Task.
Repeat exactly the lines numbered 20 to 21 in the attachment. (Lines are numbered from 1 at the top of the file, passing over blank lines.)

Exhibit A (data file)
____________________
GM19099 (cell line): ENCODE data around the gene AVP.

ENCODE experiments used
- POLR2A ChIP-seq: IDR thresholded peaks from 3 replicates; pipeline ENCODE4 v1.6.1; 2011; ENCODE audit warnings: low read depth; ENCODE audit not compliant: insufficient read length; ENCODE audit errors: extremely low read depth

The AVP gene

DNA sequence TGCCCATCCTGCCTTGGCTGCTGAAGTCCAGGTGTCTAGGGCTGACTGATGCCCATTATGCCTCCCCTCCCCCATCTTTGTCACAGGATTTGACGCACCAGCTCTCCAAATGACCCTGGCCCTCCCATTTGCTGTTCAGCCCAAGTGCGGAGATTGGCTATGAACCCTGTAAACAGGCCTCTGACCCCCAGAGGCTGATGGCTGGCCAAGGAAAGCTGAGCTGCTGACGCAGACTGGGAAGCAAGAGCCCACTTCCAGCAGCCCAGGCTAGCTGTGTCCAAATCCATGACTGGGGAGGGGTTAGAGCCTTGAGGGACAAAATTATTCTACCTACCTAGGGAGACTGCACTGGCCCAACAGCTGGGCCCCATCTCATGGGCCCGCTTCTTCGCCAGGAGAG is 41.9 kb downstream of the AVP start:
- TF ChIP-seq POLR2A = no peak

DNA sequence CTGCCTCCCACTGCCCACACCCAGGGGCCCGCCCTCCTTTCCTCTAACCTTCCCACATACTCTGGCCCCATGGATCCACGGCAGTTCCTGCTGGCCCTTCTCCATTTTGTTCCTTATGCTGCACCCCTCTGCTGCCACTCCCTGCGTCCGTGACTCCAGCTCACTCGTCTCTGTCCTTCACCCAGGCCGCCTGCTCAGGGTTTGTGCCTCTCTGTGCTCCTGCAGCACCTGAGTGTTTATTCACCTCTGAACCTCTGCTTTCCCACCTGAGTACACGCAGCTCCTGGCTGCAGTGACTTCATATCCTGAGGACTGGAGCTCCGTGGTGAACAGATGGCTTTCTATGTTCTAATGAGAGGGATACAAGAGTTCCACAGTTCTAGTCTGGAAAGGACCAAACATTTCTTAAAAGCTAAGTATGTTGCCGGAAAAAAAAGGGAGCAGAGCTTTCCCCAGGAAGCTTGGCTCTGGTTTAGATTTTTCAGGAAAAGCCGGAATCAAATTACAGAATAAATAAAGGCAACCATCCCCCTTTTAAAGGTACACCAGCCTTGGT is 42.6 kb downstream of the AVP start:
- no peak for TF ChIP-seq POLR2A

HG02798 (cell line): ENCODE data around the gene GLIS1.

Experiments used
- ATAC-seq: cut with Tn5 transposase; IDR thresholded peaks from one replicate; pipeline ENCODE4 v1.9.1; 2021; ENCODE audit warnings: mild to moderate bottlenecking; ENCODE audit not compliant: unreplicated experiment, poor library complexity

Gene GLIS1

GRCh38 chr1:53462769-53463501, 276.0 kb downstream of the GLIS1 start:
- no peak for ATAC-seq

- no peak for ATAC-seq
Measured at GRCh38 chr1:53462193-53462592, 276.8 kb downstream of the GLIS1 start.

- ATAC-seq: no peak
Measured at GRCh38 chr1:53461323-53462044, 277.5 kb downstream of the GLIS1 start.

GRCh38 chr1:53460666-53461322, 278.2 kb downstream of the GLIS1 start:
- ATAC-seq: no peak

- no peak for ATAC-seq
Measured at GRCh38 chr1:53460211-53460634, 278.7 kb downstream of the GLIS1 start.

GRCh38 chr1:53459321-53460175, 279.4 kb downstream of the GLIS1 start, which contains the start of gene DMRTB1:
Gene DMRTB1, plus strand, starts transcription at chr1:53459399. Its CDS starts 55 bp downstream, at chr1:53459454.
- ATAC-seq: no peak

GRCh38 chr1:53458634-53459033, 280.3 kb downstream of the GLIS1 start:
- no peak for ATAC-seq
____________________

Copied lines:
- ATAC-seq: no peak

- no peak for ATAC-seq